Friday, March 16, 2012

Book Note: The Weird Sisters

Brown, Eleanor. The Weird Sisters. New York: Amy Einhorn Books, 2011.

This novel isn't a retelling of a Shakespeare plot—even though it does involve three sisters and their relationship with their father (and their mother, who is undergoing treatment for breast cancer and is more in the background). But it is peppered with Shakespeare quotes and allusions, including the names of the protagonists: Rose (Rosalind), Bean (Bianca), and Cordy (Cordelia). Their father is a Shakespeare professor, after all.

The novel doesn't just use Shakespeare as a gimmick. There's real depth to the way each of the characters uses Shakespeare to interpret his or her life experiences—and that usage is sometimes interestingly called into question.

This is just a brief mention of the book. The blog Lifetime Reading Plan has reviewed the novel more fully. Indeed, that blog's author graciously sent me her copy when she was done with it. In turn, I've sent it on to Shakespeare Geek—and no one knows where it will go from there!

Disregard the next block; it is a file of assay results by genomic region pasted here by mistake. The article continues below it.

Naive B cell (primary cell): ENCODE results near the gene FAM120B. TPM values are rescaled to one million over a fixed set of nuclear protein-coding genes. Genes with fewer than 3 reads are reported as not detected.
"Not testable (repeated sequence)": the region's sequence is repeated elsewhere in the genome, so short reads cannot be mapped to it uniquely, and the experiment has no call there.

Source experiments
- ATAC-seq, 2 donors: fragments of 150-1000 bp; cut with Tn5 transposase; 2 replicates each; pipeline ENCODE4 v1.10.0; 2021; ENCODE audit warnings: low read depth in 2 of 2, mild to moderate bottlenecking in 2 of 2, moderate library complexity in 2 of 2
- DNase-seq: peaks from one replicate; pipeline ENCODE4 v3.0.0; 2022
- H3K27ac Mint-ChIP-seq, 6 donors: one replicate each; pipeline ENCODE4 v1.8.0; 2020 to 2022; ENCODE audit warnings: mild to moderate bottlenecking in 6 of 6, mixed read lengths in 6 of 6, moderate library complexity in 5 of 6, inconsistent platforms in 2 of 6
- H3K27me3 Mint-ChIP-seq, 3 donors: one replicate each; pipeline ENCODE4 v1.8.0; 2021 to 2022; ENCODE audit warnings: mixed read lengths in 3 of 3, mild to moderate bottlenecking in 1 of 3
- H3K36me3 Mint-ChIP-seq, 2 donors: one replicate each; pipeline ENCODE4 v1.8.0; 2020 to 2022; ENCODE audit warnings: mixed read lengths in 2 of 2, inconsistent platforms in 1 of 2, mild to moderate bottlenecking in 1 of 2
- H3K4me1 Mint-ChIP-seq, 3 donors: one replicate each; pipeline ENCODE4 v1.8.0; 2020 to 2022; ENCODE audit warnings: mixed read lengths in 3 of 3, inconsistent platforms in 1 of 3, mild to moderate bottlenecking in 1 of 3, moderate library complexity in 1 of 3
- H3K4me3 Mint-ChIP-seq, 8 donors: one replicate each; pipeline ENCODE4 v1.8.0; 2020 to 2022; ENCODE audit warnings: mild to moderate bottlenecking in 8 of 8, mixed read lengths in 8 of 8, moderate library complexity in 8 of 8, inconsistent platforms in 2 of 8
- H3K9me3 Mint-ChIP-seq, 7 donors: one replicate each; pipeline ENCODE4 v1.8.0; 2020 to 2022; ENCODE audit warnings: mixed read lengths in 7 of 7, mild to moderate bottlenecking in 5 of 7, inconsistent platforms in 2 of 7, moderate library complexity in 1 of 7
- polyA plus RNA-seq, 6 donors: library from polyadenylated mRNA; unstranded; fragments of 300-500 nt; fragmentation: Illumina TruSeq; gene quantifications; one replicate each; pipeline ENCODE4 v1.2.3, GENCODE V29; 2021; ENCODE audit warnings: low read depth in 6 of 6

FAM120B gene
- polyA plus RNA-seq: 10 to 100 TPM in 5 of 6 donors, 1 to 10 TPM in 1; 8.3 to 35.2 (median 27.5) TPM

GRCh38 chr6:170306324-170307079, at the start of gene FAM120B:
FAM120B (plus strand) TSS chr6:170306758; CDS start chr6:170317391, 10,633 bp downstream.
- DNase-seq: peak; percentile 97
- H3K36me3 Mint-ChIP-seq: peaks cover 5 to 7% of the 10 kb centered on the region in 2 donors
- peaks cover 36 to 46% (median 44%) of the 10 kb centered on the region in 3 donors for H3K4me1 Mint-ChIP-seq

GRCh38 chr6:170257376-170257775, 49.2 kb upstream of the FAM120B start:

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1 comment:

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The Weird Sisters is on my book club's wish list. I'm even on the waiting list at the library!

Bardfilm is normally written as one word, though it can also be found under a search for "Bard Film Blog." Bardfilm is a Shakespeare blog (admittedly, one of many Shakespeare blogs), and it is dedicated to commentary on films (Shakespeare movies, The Shakespeare Movie, Shakespeare on television, Shakespeare at the cinema), plays, and other matter related to Shakespeare (allusions to Shakespeare in pop culture, quotes from Shakespeare in popular culture, quotations that come from Shakespeare, et cetera).

Unless otherwise indicated, quotations from Shakespeare's works are from the following edition:
Shakespeare, William. The Riverside Shakespeare. 2nd ed. Gen. ed. G. Blakemore Evans. Boston: Houghton Mifflin, 1997.
All material original to this blog is copyrighted: Copyright 2008-2039 (and into perpetuity thereafter) by Keith Jones.

The very instant that I saw you did / My heart fly to your service; there resides, / To make me slave to it; and, for your sake, / Am I this patient [b]log-man.

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